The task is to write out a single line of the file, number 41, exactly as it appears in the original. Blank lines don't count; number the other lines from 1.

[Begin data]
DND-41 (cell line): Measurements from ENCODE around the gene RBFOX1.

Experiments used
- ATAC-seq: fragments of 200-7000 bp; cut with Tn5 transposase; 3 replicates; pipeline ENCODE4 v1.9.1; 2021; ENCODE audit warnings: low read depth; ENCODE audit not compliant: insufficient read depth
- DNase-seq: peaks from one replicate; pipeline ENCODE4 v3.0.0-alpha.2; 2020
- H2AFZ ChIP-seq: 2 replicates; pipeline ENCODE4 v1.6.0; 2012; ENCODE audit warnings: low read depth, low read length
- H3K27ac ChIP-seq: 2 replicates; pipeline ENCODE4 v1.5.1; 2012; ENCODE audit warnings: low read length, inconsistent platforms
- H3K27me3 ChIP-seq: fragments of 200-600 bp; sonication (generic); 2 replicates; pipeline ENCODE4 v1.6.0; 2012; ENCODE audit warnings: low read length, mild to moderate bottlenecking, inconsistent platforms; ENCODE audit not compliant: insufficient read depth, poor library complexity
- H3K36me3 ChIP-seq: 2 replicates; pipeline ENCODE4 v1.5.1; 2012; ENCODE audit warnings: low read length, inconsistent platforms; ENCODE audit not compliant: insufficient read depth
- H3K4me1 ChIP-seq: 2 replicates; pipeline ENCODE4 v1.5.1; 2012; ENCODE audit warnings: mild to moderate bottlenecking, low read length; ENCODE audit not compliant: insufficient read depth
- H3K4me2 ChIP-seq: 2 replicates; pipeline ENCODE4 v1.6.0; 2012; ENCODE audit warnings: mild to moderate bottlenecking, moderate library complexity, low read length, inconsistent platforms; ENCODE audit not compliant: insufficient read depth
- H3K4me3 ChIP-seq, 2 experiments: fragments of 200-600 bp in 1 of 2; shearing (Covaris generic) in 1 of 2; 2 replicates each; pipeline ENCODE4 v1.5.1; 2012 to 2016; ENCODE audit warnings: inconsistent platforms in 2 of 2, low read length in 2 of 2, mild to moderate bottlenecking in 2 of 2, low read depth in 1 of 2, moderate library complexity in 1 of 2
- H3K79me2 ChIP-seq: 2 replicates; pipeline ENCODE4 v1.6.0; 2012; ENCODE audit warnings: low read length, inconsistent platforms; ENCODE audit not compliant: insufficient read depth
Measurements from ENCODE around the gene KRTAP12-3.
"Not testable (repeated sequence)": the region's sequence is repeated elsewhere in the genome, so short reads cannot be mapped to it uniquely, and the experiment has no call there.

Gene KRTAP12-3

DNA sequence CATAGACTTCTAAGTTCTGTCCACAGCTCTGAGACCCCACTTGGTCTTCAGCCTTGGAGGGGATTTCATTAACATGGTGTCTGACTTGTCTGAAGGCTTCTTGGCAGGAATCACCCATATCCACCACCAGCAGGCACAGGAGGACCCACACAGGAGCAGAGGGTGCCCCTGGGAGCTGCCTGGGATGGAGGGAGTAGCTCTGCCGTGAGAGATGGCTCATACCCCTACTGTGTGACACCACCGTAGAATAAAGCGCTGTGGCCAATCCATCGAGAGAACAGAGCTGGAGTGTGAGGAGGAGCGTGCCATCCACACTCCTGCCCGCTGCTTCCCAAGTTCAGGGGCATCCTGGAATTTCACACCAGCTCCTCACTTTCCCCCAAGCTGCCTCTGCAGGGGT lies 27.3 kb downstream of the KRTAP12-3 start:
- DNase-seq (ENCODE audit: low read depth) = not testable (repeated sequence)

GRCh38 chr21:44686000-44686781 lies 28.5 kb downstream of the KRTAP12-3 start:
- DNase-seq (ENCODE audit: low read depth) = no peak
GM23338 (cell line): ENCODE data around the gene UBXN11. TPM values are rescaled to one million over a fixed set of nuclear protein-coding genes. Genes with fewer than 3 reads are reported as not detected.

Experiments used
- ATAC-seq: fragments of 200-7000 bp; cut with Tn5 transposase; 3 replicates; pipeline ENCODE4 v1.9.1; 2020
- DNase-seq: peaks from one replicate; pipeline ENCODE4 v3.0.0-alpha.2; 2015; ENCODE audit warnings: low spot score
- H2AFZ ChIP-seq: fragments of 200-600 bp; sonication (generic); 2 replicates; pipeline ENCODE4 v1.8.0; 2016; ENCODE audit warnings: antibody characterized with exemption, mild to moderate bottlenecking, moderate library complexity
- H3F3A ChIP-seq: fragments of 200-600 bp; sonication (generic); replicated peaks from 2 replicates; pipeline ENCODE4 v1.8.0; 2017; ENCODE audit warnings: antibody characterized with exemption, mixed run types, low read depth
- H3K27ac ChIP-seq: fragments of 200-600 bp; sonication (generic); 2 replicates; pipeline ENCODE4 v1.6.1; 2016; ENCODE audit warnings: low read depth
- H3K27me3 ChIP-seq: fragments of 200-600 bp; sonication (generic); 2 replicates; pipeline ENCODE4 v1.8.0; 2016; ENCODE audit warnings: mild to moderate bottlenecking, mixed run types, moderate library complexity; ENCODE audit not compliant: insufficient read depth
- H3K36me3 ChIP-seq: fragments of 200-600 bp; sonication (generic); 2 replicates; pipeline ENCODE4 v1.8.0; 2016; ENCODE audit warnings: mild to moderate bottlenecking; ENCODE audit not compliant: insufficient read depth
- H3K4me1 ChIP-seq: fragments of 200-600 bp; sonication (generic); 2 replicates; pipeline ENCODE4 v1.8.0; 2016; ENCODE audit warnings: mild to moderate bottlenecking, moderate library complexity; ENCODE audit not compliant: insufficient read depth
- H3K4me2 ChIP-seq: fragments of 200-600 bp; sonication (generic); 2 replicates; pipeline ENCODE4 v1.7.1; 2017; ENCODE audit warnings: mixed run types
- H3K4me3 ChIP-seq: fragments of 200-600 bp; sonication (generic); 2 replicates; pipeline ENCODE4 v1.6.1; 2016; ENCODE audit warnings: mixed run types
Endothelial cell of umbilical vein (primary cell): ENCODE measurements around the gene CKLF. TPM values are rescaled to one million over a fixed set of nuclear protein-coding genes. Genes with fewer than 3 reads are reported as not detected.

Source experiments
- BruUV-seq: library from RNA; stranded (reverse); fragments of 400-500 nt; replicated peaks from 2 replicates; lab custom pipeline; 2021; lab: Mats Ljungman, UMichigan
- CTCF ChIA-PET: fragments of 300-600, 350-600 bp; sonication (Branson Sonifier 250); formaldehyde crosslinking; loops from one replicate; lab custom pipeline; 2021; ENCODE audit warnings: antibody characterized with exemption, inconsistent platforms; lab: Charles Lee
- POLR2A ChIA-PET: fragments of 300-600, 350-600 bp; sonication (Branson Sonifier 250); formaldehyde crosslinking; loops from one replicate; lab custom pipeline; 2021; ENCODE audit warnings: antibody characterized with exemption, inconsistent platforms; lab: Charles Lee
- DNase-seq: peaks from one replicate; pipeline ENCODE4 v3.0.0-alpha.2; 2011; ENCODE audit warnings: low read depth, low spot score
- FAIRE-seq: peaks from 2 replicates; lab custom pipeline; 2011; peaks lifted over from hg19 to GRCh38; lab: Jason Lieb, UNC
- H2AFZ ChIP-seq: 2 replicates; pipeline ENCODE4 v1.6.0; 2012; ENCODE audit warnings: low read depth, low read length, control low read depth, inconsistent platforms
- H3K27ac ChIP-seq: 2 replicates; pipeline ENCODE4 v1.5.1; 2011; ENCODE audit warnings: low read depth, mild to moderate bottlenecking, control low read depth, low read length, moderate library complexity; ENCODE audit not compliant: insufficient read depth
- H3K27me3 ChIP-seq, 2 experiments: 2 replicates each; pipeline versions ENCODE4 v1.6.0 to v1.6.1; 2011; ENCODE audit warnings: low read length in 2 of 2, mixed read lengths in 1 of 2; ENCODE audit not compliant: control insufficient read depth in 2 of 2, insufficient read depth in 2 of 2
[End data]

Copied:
- H3K27me3 ChIP-seq, 2 experiments: 2 replicates each; pipeline versions ENCODE4 v1.6.0 to v1.6.1; 2011; ENCODE audit warnings: low read length in 2 of 2, mixed read lengths in 1 of 2; ENCODE audit not compliant: control insufficient read depth in 2 of 2, insufficient read depth in 2 of 2